We Could Eventually Find Alien Artifacts in Our Solar System, Galileo Project Predicts

If you want to find out about aliens before your president does, there is no need to get hold of classified military records. Just follow the Galileo project Twitter account.
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If you are disappointed that the US military recently classified all videos of their UFO sightings, don’t worry. There are still other ways that the public may learn about alien sightings from a reputable source. One such source is from the Galileo research project at Harvard University.

Scientists have previously focused on looking for alien radio signals

The term “search for extraterrestrial intelligence” is often used to refer to either the practice of radio sensing or any other attempt made by science to identify non-human technological signatures (SETI). 

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Lockman writing for sciencealert, states that when we use radios to communicate with one another, we produce signals that are quite dissimilar to the type of natural energy you would receive from a star. He continues to write that ‘it is reasonable to assume that extraterrestrials would use the same method for their communications, so our primary focus is on looking for radio signals from fixed points in deep space that do not appear natural.’

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In most cases, organizations such as the SETI Institute and Breakthrough Listen take the lead in SETI-related activities.

To this point, several possible detections have been made, but none of them have been verified. Now the hunt for aliens is taking a new path at the Galileo Project in Harvard as it becomes the first scientific research program to search for astro-archaeological artifacts that may prove the existence of aliens.

Impartially evaluating the evidence for the existence of aliens

The Galileo team has consistently tried to bring a rational tone to the conversation regarding the possibility of alien visitation. For instance, the project has publicly committed to testing only hypotheses based on “known physics,” and it has also committed to only analyzing newly collected data.

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The project is said to be “agnostic to the outcome,” which means that its sole objective is to collect and analyze data in a dependable and reproducible manner, openly sharing the data and their conclusions that can be tested. The scientific community recognizes and accepts this as routine and standard practice. Still, The Galileo Project is a welcome and much-needed breath of fresh air for anyone who has ever had a genuine interest in ancient aliens.

There are three primary experimental paths within the Galileo Project:

  •  The project plans to record audio and video of unidentified flying objects, and they have built their equipment that will use infrared, radio, and optical bands simultaneously. They are going to start using it fully soon.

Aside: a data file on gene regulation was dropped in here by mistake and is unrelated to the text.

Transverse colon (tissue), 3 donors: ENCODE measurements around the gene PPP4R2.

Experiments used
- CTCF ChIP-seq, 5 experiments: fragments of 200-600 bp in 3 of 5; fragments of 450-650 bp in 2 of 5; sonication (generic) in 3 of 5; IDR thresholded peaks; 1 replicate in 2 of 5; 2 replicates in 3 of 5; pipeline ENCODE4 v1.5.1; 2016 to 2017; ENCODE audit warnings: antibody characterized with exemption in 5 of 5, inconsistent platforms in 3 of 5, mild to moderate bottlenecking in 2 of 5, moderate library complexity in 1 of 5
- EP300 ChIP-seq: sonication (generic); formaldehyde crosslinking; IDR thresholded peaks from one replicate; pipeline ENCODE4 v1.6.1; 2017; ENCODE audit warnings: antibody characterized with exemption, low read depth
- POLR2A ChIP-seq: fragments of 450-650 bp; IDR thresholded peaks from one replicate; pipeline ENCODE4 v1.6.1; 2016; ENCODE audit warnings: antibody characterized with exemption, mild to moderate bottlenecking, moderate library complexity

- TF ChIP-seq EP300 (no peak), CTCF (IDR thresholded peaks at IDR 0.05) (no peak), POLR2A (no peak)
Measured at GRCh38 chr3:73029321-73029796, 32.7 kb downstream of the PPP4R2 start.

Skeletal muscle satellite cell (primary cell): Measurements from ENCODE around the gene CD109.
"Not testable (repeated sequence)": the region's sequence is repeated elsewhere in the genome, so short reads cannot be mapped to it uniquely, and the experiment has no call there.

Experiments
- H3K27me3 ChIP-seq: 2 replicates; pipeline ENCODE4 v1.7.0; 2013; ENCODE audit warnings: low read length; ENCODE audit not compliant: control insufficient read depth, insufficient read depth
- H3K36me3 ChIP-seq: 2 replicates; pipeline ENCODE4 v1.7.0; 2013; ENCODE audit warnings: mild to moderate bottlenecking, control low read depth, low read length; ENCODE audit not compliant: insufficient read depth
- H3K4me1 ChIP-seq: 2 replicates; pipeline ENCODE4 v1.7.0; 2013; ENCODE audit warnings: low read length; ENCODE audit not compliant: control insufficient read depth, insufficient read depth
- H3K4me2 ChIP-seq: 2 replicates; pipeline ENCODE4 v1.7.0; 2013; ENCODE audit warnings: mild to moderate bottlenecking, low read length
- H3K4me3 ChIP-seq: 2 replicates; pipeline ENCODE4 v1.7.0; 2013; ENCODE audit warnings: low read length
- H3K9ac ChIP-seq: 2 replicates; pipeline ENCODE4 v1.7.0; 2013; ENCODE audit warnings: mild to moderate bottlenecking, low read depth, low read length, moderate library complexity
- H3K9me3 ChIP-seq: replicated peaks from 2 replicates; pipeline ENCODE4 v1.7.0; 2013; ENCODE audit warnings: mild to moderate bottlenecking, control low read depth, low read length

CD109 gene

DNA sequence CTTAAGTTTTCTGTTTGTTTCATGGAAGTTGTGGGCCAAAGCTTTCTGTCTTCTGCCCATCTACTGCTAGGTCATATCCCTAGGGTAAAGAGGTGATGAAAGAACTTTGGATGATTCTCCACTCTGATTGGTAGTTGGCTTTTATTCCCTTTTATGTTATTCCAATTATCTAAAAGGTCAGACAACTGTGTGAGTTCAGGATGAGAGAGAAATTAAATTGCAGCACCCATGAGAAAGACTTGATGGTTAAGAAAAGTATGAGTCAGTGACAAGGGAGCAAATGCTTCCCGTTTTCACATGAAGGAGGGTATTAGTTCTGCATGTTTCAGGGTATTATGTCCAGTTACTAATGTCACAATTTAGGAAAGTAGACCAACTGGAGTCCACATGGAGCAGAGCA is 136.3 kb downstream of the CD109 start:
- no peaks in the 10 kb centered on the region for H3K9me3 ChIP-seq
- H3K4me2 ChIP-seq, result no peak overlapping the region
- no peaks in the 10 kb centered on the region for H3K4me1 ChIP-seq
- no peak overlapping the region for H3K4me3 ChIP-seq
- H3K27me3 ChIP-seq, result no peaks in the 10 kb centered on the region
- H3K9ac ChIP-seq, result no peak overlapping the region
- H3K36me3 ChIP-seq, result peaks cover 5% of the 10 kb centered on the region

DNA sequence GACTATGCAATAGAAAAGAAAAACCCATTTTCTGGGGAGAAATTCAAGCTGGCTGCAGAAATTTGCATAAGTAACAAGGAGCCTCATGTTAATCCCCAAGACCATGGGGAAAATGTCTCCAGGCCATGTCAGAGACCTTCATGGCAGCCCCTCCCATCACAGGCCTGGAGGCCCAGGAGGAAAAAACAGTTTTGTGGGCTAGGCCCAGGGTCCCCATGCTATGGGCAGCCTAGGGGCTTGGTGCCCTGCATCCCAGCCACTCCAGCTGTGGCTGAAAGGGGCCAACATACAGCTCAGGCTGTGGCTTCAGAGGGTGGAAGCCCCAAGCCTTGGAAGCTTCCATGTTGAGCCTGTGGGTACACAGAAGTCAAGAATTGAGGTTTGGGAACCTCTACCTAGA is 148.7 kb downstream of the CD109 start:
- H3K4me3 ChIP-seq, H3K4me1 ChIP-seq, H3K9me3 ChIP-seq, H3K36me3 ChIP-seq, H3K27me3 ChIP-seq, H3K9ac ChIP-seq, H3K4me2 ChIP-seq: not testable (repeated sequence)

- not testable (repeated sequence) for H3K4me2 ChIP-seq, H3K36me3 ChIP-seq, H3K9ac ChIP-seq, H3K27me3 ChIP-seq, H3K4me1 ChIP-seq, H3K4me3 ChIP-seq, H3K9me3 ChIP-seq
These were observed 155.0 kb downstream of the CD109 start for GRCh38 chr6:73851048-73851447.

UFO photographed by Italian pilot Giancarlo Cecconi 1979
UFO photographed by Italian pilot under Public Domain
  • The project plans to recover the shards of interstellar objects that have crashed into the surface of the Earth, such as CNEOS 2014-01-08, which occurred in the Pacific Ocean off the coast of Papua New Guinea (the Pentagon only recently declassified this object before a reversal in government policy about sharing Military UFO information) At the time this article was written, an expedition had recently reached its funding goal. The manufacturing of specialized equipment had just started.

  • In 2023, the Vera C. Rubin Observatory will be used to search for alien microsatellites that orbit the Earth. To accomplish this goal, new cutting-edge software will need to be developed to detect what is likely to be very small and quickly moving objects that are likely to be moving in irregular orbits. The artificial intelligence will also scour data from satellites made by humans for any nearby alien technological signatures.

How are we most likely to discover aliens?

Lockman considers the likelihood of aliens existing as very high. Lockman wouldn’t be alone in his views. Other researchers, such as Ph.D. student Alberto Caballero have calculated the probability of there even being hostile alien races.

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It wouldn’t take much to get scientists excited. Lockman says that it would only take one instance of finding fossilized archaebacteria-like organisms for us to definitively say, “Yes, there are aliens!”… provided that we could locate them in some way. All the digging around on Mars Hellas basin may uncover something like that. Some experts are concerned about the Mars sample return mission if it brings back a virus to Earth.

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Mars Hellas Basin by European Space Agency under CC BY-SA 2.0

Considering it took private scientists over eleven years to get hold of a thimble full of Moon soil from NASA that was collected in the original Moon landing, we may not discover anything about possible alien bacteria in the Mars samples anytime soon.

For most of us, we are most likely to discover about aliens on Twitter as Lockman suggests that people who follow the Twitter accounts of @universetoday and the @galileoproject1 are likely to find out news of alien discoveries even before their head of state.

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